Cemetery's new site designed for Asian familiesby Laura Yuen, Minnesota Public Radio
Minneapolis — A large Minneapolis cemetery has developed a new burial site aimed at attracting Asian-American families.
The section, known as the Garden of Eternal Peace, opened over the weekend at Sunset Cemetery in northeast Minneapolis. The Asian-themed graveyard is not just an act of cultural accommodation -- it's also a smart business move.
The Garden of Eternal Peace is in some ways unremarkable. Not even an acre large, the site's entrance is marked by a simple gate made of two wooden pillars and a modest roof. But this land is slightly higher than the rest of the cemetery, making it an ideal burial spot for followers of feng shui. Consultant Andrew Hong says the space offers a commanding location for both the living and the dead.
"It's just like when you're fighting a battle, and your enemies are coming," he said. "You're on higher ground. So imagine the people buried -- they will feel very secure and safe."
Safe, Hong says with a smile, from evil spirits.
Feng shui is an ancient Chinese philosophy that strives to balance the energies in a given space. It has influenced everything from interior design to corporate logos.
Hong has advised clients in both matters, but this was his first cemetery project. He's placed every object carefully, from the entry gate to a foot bridge, which he says gives negative energy a way out of the burial site.
Hong grew up in a poor family in Singapore. He says he learned the fundamentals of feng shui from his grandmother, who would give families advice in exchange for food.
Sunset Cemetery officials say the garden is the first in the Twin Cities to be designed according to these ancient principles. But Asian families in Minnesota already practice feng shui when scouting for areas across the state for the perfect burial spot. Many Hmong and Vietnamese families have been known to favor a certain Maplewood cemetery because it's surrounded by hills -- the better to protect the deceased.
It may sound strange to segregate the dead by building ethnic "neighborhoods" right into cemeteries, but people in the industry say it's no different than creating special sections for Masons or war veterans.
"It's easy for the dead," Hong said. "They can communicate with each other. They don't have to travel. Sometimes it's all in our manmade imagination. But you cannot fight tradition. If tradition believes in that, we better believe in it, too."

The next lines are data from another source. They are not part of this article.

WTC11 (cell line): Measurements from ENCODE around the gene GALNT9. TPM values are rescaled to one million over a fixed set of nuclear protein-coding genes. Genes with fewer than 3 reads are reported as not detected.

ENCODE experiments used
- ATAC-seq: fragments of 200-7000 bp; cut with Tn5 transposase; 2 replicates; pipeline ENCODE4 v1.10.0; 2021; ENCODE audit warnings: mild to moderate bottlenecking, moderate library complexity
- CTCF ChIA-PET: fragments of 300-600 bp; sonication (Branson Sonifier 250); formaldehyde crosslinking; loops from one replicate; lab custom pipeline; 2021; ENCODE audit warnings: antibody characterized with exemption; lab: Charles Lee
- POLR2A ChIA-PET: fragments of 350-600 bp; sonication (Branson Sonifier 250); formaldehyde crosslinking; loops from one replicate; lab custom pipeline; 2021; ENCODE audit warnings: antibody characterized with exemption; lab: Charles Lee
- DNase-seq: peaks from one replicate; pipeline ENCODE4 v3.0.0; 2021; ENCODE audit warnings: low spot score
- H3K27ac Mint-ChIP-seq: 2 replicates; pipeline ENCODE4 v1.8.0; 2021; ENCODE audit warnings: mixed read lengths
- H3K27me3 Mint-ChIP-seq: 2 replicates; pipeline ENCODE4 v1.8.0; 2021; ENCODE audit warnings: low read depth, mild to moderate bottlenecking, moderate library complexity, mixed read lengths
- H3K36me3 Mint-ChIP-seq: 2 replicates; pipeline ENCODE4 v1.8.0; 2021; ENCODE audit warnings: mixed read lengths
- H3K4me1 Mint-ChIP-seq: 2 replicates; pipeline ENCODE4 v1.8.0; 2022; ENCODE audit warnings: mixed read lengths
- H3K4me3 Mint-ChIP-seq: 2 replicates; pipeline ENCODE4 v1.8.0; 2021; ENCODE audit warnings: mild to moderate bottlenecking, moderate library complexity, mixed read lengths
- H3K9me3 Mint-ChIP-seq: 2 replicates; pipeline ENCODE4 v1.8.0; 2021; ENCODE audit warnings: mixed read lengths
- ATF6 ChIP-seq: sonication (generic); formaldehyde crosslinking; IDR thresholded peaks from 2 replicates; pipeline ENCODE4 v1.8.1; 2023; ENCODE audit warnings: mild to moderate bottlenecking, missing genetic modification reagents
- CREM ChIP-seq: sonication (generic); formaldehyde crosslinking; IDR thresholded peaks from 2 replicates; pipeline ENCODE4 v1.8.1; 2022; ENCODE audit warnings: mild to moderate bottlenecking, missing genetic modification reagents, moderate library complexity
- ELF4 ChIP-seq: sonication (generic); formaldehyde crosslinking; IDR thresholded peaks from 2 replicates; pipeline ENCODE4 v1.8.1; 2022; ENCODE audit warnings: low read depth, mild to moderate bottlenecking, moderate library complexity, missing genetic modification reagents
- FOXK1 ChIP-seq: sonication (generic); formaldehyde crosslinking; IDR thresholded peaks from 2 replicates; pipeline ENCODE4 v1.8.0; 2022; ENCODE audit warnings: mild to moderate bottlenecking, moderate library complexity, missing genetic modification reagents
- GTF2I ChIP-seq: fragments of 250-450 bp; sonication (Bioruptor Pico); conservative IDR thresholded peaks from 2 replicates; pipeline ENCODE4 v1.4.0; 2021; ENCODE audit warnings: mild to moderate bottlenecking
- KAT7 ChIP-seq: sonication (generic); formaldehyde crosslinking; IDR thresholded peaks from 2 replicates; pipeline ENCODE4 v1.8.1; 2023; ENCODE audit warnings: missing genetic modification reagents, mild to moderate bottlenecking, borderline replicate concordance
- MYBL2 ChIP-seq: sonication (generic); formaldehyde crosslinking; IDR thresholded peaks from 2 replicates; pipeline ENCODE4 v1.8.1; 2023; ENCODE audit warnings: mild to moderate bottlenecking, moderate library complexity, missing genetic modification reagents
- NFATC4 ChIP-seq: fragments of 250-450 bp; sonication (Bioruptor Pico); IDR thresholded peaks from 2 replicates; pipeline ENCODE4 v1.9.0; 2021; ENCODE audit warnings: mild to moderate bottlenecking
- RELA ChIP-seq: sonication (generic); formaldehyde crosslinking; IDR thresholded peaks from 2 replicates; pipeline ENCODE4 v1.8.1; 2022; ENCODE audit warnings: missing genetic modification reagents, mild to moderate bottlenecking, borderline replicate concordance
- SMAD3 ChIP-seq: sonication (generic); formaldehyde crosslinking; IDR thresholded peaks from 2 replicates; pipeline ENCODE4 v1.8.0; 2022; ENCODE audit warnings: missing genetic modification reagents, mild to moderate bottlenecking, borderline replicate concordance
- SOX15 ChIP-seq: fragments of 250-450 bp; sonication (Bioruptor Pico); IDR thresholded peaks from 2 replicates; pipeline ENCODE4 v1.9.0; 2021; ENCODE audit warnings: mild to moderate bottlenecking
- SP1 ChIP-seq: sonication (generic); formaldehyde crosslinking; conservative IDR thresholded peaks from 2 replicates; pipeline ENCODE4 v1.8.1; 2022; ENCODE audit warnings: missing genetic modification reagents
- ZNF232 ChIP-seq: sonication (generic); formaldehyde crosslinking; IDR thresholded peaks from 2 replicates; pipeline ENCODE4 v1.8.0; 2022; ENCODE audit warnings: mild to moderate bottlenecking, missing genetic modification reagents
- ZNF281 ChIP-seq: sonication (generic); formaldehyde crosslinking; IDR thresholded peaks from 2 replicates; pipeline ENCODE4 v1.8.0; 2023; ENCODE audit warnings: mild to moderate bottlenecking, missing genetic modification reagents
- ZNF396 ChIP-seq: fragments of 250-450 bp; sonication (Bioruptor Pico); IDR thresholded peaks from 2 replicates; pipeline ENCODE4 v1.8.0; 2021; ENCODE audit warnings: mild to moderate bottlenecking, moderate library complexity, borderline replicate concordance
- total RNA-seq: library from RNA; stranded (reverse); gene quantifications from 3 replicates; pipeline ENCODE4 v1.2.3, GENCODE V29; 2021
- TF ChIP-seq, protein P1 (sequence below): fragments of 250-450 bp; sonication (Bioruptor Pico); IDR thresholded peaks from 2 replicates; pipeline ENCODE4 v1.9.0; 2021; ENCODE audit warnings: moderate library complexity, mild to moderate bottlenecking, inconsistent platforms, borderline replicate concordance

Inside the cemetery offices, Scot Werkmeister, a funeral director who oversees Sunset Cemetery and several others owned by Dignity Memorial, flips through a catalog of custom granite markers that Sunset has begun to offer. They're meant to appeal to Asian consumers. Some of the headstones come in the shape of little pagodas.
The markers range in cost from about $5,000 all the way up to $25,000. Most are upright, and come with a mantle that where offerings of incense or bowls of food can rest.
Werkmeister says he wanted to build the garden at Sunset after a trip to California, where cemeteries have developed special areas where Asian families could show their heritage and traditions.
He came across Hong, a financial advisor by day and a founding member of the Feng Shui Institute of the Midwest, through an Internet search. The cemetery also hired Earth Wizards, a Minneapolis-based landscape design firm, to develop the site. The entire project cost Sunset about $40,000.
Werkmeister says he hopes the efforts result in more burial sales, and says the Asian garden can be expanded to three or four times its current size.
Robert Fells, external COO and general counsel for the International Cemetery, Cremation and Funeral Association, says there's no question that cemeteries are trying to keep up with the needs of immigrants.
Some cemeteries have begun to start hiring more diverse staffs who can speak foreign languages and understand the unique burial customs of their customers, he said.
"It's a business move, because if you want people to use your funeral home and cemetery, you've got to have something of value for them," he said. "And if they come to you and [you] act like it's some alien culture, they'll go elsewhere. You either serve them and their values, or you don't."
- Morning Edition, 06/29/2009, 6:55 a.m.